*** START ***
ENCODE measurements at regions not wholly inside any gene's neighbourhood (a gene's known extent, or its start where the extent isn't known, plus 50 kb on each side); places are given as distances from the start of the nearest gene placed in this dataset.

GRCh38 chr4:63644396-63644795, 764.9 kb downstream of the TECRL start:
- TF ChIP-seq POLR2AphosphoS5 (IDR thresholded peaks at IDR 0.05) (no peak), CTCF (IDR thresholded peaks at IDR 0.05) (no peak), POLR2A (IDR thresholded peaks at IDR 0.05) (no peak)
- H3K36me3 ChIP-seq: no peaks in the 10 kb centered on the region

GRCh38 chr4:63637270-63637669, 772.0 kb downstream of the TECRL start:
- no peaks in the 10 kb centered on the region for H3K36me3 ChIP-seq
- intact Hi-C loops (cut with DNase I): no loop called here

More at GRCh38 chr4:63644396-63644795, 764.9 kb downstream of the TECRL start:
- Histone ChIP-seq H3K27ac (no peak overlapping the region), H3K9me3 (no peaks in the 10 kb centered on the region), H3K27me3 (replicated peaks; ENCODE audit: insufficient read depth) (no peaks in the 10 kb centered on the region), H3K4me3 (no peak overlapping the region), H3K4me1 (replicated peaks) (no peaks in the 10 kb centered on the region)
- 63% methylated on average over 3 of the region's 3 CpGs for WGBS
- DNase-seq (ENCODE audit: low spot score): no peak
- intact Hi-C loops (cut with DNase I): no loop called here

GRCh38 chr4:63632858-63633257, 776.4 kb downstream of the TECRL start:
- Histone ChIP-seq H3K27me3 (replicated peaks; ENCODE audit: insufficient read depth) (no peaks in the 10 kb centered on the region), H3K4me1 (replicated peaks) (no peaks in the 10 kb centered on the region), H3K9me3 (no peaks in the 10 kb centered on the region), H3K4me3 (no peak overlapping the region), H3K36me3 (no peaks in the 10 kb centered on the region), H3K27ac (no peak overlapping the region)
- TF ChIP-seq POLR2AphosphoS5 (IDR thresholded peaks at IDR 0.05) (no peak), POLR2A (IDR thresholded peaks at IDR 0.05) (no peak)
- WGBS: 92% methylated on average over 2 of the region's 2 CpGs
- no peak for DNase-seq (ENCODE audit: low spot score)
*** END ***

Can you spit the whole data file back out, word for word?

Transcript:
ENCODE measurements at regions not wholly inside any gene's neighbourhood (a gene's known extent, or its start where the extent isn't known, plus 50 kb on each side); places are given as distances from the start of the nearest gene placed in this dataset.

GRCh38 chr4:63644396-63644795, 764.9 kb downstream of the TECRL start:
- TF ChIP-seq POLR2AphosphoS5 (IDR thresholded peaks at IDR 0.05) (no peak), CTCF (IDR thresholded peaks at IDR 0.05) (no peak), POLR2A (IDR thresholded peaks at IDR 0.05) (no peak)
- H3K36me3 ChIP-seq: no peaks in the 10 kb centered on the region

GRCh38 chr4:63637270-63637669, 772.0 kb downstream of the TECRL start:
- no peaks in the 10 kb centered on the region for H3K36me3 ChIP-seq
- intact Hi-C loops (cut with DNase I): no loop called here

More at GRCh38 chr4:63644396-63644795, 764.9 kb downstream of the TECRL start:
- Histone ChIP-seq H3K27ac (no peak overlapping the region), H3K9me3 (no peaks in the 10 kb centered on the region), H3K27me3 (replicated peaks; ENCODE audit: insufficient read depth) (no peaks in the 10 kb centered on the region), H3K4me3 (no peak overlapping the region), H3K4me1 (replicated peaks) (no peaks in the 10 kb centered on the region)
- 63% methylated on average over 3 of the region's 3 CpGs for WGBS
- DNase-seq (ENCODE audit: low spot score): no peak
- intact Hi-C loops (cut with DNase I): no loop called here

GRCh38 chr4:63632858-63633257, 776.4 kb downstream of the TECRL start:
- Histone ChIP-seq H3K27me3 (replicated peaks; ENCODE audit: insufficient read depth) (no peaks in the 10 kb centered on the region), H3K4me1 (replicated peaks) (no peaks in the 10 kb centered on the region), H3K9me3 (no peaks in the 10 kb centered on the region), H3K4me3 (no peak overlapping the region), H3K36me3 (no peaks in the 10 kb centered on the region), H3K27ac (no peak overlapping the region)
- TF ChIP-seq POLR2AphosphoS5 (IDR thresholded peaks at IDR 0.05) (no peak), POLR2A (IDR thresholded peaks at IDR 0.05) (no peak)
- WGBS: 92% methylated on average over 2 of the region's 2 CpGs
- no peak for DNase-seq (ENCODE audit: low spot score)